I saw that in Mumbai while visiting a friend’s father, whose family owns a shabby residential building near the Gateway of India. Over afternoon tea, he outlined for me the painstaking process by which he was gaining residents’ approval over a period of years for the sale of the building. A developer would eventually pay millions for a consolidated tract of land, but current residents were holding out to get a guaranteed place in the new building. (That same process was outlined in Last Man in Tower, an Aravind Adiga novel I reviewed last year.)
Labor is also a major issue, with complex restrictions making it nearly impossible to fire people once companies reach a certain employment threshold. The Confederation of Indian Industries has noted that this has led to a vibrant micro, small, and medium enterprise sector but has hindered companies’ ability to scale up.
Modi hopes to change at least some of that with the Make in India campaign, which spotlights the country as a manufacturing destination and includes concrete measures to boost competitiveness and burnish India’s reputation.
Scott Ellyson, whose Atlanta-based company, East West Manufacturing, is still trying to figure out whether India will be worth the investment it started nearly three years ago. Amongst the reasons he cites for his lack of optimism: His Indian partners haggle over everything, including contracts and prices that have already been fixed. They fail to communicate, even through email. They inject a sense of gamesmanship that slows things down.
Those haven’t come soon enough for Scott Ellyson, whose Atlanta-based company, East West Manufacturing, is still trying to figure out whether India will be worth the investment it started nearly three years ago.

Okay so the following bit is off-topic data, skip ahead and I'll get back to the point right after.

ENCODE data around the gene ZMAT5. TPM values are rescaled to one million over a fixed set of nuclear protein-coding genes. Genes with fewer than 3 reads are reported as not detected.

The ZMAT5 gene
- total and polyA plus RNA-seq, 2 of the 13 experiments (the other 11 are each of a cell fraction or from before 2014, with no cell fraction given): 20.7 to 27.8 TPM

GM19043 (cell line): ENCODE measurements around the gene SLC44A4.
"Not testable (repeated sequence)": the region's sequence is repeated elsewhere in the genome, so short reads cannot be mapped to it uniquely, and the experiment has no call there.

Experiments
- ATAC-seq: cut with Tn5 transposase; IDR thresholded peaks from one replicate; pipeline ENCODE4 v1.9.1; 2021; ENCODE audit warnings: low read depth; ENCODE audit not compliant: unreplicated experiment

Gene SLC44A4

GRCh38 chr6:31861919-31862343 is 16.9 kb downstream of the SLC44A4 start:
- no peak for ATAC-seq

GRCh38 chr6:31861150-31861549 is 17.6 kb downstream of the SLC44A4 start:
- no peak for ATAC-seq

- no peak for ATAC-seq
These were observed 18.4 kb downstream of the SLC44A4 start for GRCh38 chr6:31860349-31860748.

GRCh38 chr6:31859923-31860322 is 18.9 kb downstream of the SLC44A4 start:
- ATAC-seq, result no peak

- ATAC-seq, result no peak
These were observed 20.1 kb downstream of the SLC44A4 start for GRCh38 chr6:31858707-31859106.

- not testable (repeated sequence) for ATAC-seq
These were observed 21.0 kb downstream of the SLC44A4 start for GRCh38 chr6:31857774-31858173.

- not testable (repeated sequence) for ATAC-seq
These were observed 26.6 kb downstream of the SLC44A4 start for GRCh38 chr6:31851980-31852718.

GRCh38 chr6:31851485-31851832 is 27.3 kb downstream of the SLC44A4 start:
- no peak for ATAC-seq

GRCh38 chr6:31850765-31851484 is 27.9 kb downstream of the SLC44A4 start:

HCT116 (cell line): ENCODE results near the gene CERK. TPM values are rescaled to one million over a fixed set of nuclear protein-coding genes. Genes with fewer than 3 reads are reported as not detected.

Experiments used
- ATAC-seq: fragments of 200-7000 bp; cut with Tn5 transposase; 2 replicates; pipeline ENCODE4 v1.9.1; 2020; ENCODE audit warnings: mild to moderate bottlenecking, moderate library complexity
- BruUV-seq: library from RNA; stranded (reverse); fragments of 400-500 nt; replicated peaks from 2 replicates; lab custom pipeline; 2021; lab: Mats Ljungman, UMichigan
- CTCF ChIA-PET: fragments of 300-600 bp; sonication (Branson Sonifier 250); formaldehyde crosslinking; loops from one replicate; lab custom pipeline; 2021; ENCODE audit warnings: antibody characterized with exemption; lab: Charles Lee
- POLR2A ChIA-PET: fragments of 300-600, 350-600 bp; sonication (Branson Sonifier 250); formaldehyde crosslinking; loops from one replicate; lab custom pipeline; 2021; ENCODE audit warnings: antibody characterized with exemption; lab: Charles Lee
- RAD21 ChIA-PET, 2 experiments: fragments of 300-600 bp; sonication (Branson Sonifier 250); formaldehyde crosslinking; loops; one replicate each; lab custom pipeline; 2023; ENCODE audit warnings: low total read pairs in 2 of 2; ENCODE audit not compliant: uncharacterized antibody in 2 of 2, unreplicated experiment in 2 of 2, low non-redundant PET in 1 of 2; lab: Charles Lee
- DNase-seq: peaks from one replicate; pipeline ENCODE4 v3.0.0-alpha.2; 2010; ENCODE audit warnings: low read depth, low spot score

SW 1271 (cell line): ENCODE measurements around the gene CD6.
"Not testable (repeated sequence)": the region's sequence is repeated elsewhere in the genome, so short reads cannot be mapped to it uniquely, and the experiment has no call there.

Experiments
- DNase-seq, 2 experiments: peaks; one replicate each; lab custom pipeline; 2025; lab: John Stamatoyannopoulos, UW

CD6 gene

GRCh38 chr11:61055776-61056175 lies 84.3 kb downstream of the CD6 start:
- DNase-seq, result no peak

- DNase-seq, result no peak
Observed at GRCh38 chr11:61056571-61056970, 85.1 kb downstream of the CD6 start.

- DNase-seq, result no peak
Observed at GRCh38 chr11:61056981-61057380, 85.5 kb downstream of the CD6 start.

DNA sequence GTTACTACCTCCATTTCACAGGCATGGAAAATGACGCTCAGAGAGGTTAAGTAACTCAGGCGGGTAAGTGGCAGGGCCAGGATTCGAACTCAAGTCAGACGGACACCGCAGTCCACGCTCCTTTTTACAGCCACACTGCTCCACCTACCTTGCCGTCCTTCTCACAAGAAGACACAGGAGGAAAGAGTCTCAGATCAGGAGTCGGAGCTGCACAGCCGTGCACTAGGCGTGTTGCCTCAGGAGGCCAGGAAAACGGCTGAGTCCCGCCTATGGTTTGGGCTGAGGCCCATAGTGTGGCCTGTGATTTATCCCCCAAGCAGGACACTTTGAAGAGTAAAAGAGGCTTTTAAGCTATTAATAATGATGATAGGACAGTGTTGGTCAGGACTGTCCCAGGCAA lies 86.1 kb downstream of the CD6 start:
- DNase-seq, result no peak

East West’s joint-venture motor factory in China and wholly owned factories in Vietnam have been categorical successes. In India, the path to growth— or even to a break-even point—has been murkier since the company set up an office in Chennai to source components in metals and rubber, sectors where India is considered to be a global leader.
Ellyson blames part of the problem on his own strategy: not having enough business in place before it went in. But he’s also frustrated with the Indian business culture. Accustomed to bureaucracy, his partners haggle over everything, including contracts and prices that have already been fixed. They fail to communicate, even through email. They inject a sense of gamesmanship that slows things down. That’s a stark contrast with China or Vietnam, where partners are more responsive, he says.
Logistics can be painfully slow— with a shipping container taking two weeks to get to a factory and then two weeks to get back out of the port. “If I had to put the No. 1 complaint, it’s just lack of speed. There’s just this sense of urgency that seems to be missing,” Ellyson says. He’s open to success proving him wrong, but he’s not optimistic that what he sees as ingrained habits will change anytime soon.
Perhaps it’s a matter of cultural nuances or growing pains, as some Indians here in the U.S. say manufacturing in India has been eminently achievable with the right partners. State governments, in fact, are now competing with each other for foreign business, relaxing their own regulations and setting up special economic zones to welcome outside companies.
In a recent event in Atlanta, manufacturing executive Mahendra Srivastava talked about opening one of the world’s largest candle factories, Primacy Industries, with ease in the city of Mangalore. Abhay Paranjape of Lockheed- Martin says the defense contractor is making fuselages in India with the aerospace unit of the Tata conglomerate. Even the real estate sector shows a lot of promise: Atlanta’s Portman Holdings is investing heavily in India through partnerships with established players who understand the lay of the land—and hold titles to it. “My view is that one has to focus on the opportunities and solve the challenges,” said Ambrish Baisiwala, the company’s Indian-born CEO.